Few shelters from cold for intoxicated homeless in suburbs
Where do you seek shelter if you're homeless, intoxicated and it's 18 degrees outside?
If you live in Elgin -- or most suburbs, for that matter -- your options are limited. Elgin's year-round homeless shelter, PADS, doesn't take people under the influence of alcohol or drugs. One shelter that does opens only when it's 15 degrees or below. The police station will never turn people away, but that's a temporary solution.
Resident Greg Schiller, a longtime advocate for the homeless, says that's why he set up cots in his unfinished basement on the 400 block of Lawrence Avenue. He allowed up to 15 homeless people to stay overnight during the recent bitter cold snap -- when it was below 15 with the wind chill -- until the city ordered him to stop.
Now, he hopes the attention elicited by the story will help him achieve his longtime mission -- to open a permanent shelter that takes in people regardless of drug or alcohol use.
"It's a real need,' he said. "And I hope it can change."
The city received an anonymous complaint about Schiller's hosting homeless people and he refused entry to city inspectors Dec. 20, city spokeswoman Molly Center said. Schiller complied with an order to shut down his operation when inspectors showed up with police and a warrant Jan. 2. Schiller's basement can't be used for sleeping because it doesn't meet emergency escape requirements, Center said. The zoning ordinance also prohibits emergency shelters in single-family residences. Schiller said he doesn't blame the city.
"The codes are in place to prevent people from getting hurt," he said. "I just saw it as an emergency situation. They're not just some bums that I serve because I feel the need to do something nice. I built relationships with these people and I care deeply for them."
The city has received angry emails and hateful comments in response to news coverage, Assistant City Manager Laura Valdez said.
"Elgin's image and its community spirit is very positive, and it's unfortunate that this has been elevated to such a level," she said. "We're really proud of the services that we provide to those in need in our community."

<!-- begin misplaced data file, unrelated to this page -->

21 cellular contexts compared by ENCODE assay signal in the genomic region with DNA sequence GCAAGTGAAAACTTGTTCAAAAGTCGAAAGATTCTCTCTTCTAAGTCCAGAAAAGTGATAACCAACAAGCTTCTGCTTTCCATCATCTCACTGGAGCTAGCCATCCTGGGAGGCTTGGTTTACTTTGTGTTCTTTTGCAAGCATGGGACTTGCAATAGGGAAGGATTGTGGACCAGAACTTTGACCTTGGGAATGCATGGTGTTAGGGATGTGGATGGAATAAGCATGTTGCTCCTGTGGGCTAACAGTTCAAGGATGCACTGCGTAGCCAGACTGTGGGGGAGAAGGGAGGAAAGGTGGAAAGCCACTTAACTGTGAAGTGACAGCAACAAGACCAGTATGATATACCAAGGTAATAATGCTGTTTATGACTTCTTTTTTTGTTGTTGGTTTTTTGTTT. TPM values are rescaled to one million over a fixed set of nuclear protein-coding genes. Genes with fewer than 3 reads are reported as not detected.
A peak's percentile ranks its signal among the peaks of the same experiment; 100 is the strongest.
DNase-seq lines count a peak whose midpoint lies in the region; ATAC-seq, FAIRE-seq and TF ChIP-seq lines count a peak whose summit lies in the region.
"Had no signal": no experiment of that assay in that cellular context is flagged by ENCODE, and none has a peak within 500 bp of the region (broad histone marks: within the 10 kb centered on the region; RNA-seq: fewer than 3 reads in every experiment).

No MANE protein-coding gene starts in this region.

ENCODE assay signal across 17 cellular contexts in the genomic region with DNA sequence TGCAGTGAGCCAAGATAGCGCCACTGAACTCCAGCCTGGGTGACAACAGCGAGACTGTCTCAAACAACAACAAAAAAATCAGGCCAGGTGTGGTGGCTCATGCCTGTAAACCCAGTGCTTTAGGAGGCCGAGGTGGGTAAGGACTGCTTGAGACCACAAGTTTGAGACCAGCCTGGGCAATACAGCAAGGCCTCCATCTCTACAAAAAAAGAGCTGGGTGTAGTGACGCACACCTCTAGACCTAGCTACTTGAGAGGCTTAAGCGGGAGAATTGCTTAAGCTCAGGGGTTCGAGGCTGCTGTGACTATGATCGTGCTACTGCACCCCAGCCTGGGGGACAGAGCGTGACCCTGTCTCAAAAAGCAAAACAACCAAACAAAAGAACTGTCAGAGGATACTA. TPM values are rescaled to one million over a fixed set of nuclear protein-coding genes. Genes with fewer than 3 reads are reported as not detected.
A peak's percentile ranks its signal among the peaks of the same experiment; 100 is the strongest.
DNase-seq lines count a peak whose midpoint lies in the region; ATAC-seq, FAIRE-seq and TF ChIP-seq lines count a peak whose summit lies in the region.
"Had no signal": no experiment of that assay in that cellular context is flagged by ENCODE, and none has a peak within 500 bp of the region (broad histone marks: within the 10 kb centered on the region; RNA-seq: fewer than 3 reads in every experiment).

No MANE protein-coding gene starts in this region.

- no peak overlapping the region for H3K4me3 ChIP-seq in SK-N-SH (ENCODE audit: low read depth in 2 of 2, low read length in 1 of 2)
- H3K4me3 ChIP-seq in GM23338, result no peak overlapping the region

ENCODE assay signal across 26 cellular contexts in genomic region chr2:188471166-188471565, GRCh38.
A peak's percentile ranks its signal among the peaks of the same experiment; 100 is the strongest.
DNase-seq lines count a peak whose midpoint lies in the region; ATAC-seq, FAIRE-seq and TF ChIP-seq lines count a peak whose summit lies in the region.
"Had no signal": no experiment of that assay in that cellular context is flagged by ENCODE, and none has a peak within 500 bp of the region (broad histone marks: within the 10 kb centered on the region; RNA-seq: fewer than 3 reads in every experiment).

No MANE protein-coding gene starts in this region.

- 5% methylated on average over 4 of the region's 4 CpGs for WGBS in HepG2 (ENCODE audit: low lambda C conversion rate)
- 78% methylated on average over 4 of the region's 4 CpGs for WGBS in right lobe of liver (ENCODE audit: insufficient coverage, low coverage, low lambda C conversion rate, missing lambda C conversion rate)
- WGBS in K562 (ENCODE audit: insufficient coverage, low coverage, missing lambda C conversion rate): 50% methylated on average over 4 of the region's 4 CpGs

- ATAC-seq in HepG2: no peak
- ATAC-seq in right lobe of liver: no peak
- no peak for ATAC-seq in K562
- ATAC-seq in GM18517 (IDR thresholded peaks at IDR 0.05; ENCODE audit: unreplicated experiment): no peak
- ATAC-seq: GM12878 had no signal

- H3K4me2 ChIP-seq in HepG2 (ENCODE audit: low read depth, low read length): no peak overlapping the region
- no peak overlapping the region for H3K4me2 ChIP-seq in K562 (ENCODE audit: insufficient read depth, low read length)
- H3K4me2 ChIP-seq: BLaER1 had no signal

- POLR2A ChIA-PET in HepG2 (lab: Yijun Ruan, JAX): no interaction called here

Sarah Ponitz, executive director of PADS of Elgin, says the shelter works hard to help as many people as possible.
PADS has relaxed its residency requirements and now asks people to prove they have a connection to Elgin -- such as family or work -- if they don't live in the area. When it's 15 degrees or colder, the shelter will forego its "no intoxication" policy based on behavior, she said. The shelter uses a breath test to gauge sobriety.
"If they are well over the legal limit but they are fine, they don't cause problems, they can stay," she said. "We have policies in place to protect not only the safety of staff, but the other guests that stay here."
Those who've worked with Schiller don't question his commitment to helping the homeless.
"His heart is in the right place," said Pastor Rick Carlson of First United Methodist Church, which hosts the seasonal shelter run by The Matthew 25:40 Ministry, which Schiller used to head.
But Carlson said the church had difficulty working with Schiller, who resigned last summer. His successor, Tammy Wheatley, said the board had been poised to vote him out.
Wheatley agrees that Elgin needs a so-called low-threshold permanent shelter that welcomes everyone, regardless of substance abuse. That has also been the ministry's ultimate goal, but it's difficult to achieve because it requires great resources and lots of volunteers, she said.
Low-threshold shelters are rare and much harder to run, but worth it, said Ryan Dowd, executive director of Hesed House, one such shelter in Aurora. There are others in Rockford and Waukegan.
It's easier to help clients achieve sobriety if you let them in when they are using, Dowd said. "We found that when you care for someone who is a kind of at their lowest point," he said, "when they are ready to seek help and get services, they are more likely to trust you."
"It's something we put an enormous thought into, tweaking the system and training the staff, retraining the staff again, working with the volunteers," he said. "We've got 6,000 volunteers, and they don't all 100 percent agree with our philosophy. That creates some tension sometimes."
Schiller said he's hopeful about a church in downtown Elgin that might be interested in starting such a shelter. He's meeting with church leaders on Wednesday, he said, declining to say more.
Schiller also was contacted by The Institute for Justice, a public interest law firm in Virginia. Jeff Rowes, a senior lawyer for the firm, said it is looking into whether to take on the case and fight the city's decision to shut down Schiller's operation. Governments don't have a right to impose measures that put people's safety at risk -- in this case by not allowing Schiller to shield the homeless from freezing temperatures -- Rowes said.
Schiller said that's his main concern.
"PADS does good work, but they are not the answer to homelessness in Elgin, obviously," Schiller said, "because we still have people on the street."